In this work, the simplified modeling of silicon phase modulators is presented along with a comparison among different options of modulators. The proposed simplified model enables a substantial reduction in computational effort while maintaining a good accuracy. The presented model is validated against complete 3D-simulations by means of the design of four different modulators. Furthermore, with the help of the model a deep insight on the performances tradeoffs in the choose and design of silicon modulators is provided.
We present two novel capacitive modulator phase shifter architectures using a vertical oxide. The first structure consists of a vertical oxide slot embedded in a silicon waveguide along the propagation direction. The second structure is based on a sub-wavelength approach, with several periodic vertical oxide layers along the propagation direction. This paper focuses on the design of the modulator devices and the simulation of their performances.
Modulators based on free-carrier plasma dispersion effect has attracted a lot of attention in the recent years. Particularly, a lot of effort is dedicated nowadays into optimizing carrier accumulation silicon modulators. In this work a novel structure of carrier accumulation modulator is proposed and analyzed. The structure is based on interleaved capacitors in a periodic segmented waveguide such as SubWavelength Gratings (SWG) waveguides. This new structure overcomes the major limitation of carrier accumulation structures, which is the limited overlap of the optical mode with the region where the carrier accumulation takes place. The analysis of this novel structure is presented in detail from the optical and the electrical point of view. Furthermore, the procedure to analyze and extract the modulator performance is also presented. Values of modulation efficiency and loss below 0.5Vcm and 5 dB respectively were obtained for the proposed modulator.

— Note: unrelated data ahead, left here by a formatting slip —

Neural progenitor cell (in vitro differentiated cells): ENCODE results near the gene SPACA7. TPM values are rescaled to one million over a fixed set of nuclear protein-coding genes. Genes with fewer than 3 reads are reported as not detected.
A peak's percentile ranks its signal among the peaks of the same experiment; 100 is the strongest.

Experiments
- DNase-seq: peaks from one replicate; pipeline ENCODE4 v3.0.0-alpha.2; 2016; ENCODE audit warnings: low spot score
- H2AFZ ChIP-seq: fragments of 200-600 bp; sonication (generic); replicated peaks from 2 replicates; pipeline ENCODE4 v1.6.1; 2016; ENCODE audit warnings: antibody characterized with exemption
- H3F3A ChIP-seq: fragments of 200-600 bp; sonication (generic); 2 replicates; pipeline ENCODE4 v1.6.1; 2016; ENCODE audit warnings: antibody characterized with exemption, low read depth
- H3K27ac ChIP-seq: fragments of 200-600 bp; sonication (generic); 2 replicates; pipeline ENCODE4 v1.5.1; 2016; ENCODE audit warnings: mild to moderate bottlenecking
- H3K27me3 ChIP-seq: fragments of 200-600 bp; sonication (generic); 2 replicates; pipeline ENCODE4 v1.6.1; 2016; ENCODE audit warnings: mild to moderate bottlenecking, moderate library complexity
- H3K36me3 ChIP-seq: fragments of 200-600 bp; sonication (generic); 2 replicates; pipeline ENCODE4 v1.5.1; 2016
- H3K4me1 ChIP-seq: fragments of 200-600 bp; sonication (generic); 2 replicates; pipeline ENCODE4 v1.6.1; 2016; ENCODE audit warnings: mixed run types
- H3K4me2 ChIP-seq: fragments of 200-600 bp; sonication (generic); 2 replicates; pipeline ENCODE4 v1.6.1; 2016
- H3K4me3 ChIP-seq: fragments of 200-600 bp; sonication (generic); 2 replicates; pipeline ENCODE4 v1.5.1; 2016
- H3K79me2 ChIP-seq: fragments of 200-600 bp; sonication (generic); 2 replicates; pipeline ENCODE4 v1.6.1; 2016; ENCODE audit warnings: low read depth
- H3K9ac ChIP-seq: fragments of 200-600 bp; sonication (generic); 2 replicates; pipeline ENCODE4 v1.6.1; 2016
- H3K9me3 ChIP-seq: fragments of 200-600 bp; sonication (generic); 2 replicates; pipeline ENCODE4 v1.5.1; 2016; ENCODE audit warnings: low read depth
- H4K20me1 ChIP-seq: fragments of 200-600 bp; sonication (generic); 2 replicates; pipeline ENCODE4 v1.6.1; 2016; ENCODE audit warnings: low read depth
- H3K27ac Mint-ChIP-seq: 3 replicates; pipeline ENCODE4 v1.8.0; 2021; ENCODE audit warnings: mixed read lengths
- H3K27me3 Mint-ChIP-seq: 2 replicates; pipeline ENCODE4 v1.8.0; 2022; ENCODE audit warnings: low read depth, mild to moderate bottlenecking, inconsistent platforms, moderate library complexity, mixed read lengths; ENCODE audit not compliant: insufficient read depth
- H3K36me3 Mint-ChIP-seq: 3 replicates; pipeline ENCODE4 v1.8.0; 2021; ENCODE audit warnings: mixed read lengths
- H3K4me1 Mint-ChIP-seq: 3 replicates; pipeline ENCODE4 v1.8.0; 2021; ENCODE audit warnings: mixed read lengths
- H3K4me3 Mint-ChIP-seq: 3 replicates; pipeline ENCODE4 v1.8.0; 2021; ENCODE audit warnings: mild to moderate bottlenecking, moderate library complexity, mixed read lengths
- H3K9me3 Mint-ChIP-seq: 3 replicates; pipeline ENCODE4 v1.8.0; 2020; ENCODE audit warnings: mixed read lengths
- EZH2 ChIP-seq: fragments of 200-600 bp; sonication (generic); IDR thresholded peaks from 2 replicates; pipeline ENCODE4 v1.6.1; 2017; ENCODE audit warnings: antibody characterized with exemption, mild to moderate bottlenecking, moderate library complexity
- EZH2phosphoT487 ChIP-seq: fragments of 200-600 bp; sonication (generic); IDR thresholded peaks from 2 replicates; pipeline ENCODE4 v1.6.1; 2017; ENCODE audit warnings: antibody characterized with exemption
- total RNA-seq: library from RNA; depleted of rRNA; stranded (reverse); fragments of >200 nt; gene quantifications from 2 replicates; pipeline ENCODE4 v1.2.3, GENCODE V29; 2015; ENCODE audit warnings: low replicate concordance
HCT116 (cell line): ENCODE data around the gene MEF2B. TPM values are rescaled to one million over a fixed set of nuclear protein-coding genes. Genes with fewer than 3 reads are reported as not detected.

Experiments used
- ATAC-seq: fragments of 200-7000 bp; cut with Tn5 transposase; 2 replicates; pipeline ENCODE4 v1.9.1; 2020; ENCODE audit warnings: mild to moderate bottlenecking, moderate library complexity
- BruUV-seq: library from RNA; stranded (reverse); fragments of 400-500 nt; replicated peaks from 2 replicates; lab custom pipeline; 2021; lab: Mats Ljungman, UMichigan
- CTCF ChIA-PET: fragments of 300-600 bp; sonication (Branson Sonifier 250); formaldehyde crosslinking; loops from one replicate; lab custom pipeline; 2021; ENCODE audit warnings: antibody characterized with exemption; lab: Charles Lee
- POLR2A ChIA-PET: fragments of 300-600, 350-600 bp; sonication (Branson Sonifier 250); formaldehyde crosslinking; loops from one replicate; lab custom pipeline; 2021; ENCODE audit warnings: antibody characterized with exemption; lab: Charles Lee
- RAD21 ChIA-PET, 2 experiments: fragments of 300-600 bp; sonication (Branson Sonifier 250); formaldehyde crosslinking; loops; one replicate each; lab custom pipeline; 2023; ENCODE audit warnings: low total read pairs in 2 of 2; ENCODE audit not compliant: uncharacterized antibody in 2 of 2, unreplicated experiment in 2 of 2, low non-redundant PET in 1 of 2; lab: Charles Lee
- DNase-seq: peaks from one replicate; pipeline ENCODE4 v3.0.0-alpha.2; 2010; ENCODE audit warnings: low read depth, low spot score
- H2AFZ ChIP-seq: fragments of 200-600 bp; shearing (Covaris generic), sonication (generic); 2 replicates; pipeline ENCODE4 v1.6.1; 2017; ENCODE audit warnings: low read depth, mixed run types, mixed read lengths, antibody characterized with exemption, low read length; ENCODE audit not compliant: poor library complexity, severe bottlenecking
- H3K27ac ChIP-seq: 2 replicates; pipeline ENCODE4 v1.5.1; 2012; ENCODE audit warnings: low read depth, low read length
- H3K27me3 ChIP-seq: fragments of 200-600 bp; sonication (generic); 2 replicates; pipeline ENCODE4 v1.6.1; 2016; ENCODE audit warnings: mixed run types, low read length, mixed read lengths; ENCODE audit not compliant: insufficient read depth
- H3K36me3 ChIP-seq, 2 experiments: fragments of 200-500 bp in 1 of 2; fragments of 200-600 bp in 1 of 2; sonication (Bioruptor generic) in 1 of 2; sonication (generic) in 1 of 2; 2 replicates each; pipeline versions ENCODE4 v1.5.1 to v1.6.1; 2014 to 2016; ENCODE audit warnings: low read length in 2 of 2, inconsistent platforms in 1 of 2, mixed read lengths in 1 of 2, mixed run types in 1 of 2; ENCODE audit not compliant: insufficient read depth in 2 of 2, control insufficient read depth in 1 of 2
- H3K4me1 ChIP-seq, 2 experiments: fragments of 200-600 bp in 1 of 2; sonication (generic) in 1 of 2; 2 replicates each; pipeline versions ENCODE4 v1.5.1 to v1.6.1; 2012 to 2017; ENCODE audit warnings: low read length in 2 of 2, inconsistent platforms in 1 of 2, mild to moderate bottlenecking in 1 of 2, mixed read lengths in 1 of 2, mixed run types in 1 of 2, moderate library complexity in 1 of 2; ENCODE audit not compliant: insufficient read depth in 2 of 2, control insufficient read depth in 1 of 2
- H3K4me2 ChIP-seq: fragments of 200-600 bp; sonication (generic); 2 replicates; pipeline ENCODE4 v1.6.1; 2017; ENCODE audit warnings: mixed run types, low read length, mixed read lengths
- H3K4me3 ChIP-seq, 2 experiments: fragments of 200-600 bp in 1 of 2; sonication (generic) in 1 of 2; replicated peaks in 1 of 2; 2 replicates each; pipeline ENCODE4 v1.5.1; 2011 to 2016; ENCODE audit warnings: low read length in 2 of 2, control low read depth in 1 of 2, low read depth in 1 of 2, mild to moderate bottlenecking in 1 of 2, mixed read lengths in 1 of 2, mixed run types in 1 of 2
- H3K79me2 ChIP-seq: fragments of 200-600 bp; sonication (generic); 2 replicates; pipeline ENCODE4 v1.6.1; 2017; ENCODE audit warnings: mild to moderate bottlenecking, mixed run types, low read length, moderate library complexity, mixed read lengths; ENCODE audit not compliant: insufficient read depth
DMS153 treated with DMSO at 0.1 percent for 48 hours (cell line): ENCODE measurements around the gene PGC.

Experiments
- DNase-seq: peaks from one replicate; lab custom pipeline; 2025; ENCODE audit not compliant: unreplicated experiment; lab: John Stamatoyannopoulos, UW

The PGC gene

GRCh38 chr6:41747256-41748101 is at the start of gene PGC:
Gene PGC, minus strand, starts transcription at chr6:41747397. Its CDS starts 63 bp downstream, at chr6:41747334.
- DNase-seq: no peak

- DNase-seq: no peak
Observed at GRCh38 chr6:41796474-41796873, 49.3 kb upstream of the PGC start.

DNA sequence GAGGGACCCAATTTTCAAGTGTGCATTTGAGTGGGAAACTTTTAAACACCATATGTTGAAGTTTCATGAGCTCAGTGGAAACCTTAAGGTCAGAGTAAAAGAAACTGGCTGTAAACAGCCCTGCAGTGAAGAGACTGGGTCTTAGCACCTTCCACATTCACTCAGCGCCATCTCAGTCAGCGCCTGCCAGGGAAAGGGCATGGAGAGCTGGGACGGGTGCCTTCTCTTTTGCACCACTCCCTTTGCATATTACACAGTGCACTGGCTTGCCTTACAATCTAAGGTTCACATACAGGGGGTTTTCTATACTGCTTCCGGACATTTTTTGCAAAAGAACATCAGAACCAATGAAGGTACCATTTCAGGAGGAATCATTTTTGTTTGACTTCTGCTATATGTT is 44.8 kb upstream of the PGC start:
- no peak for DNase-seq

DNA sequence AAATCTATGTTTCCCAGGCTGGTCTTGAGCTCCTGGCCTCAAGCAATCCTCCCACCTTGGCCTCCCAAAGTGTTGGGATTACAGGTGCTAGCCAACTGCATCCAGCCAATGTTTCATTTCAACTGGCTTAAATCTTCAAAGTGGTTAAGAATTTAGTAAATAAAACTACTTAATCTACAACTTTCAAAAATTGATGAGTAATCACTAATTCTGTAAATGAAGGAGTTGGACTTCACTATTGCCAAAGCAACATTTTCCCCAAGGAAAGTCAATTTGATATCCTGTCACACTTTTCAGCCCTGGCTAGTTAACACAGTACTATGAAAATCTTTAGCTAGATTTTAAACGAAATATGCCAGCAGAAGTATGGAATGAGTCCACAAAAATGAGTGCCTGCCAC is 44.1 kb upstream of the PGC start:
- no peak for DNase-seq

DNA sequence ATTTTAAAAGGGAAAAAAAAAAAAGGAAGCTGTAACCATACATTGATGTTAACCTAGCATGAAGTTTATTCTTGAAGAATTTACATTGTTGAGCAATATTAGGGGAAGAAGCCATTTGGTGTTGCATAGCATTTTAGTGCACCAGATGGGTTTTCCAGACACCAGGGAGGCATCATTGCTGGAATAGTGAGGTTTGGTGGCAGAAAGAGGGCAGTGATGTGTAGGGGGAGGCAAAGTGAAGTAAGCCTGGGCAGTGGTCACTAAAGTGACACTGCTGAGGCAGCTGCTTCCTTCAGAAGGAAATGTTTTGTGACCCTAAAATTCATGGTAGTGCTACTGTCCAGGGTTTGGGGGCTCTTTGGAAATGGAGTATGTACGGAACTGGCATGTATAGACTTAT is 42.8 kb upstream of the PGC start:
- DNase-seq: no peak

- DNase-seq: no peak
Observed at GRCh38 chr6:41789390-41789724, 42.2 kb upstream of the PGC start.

Silicon photonics technology is an enabler for the integration of complex circuits on a single chip, for various optical link applications such as routing, optical networks on chip, short range links and long haul transmitters. Quadrature Phase Shift Keying (QPSK) transmitters is one of the typical circuits that can be achieved using silicon photonics integrated circuits. The achievement of 25GBd QPSK transmitter modules requires several building blocks to be optimized: the pn junction used to build a BPSK (Binary Shift Phase Keying) modulator, the RF access and the optical interconnect at the package level. In this paper, we describe the various design steps of a BPSK module and the related tests that are needed at every stage of the fabrication process.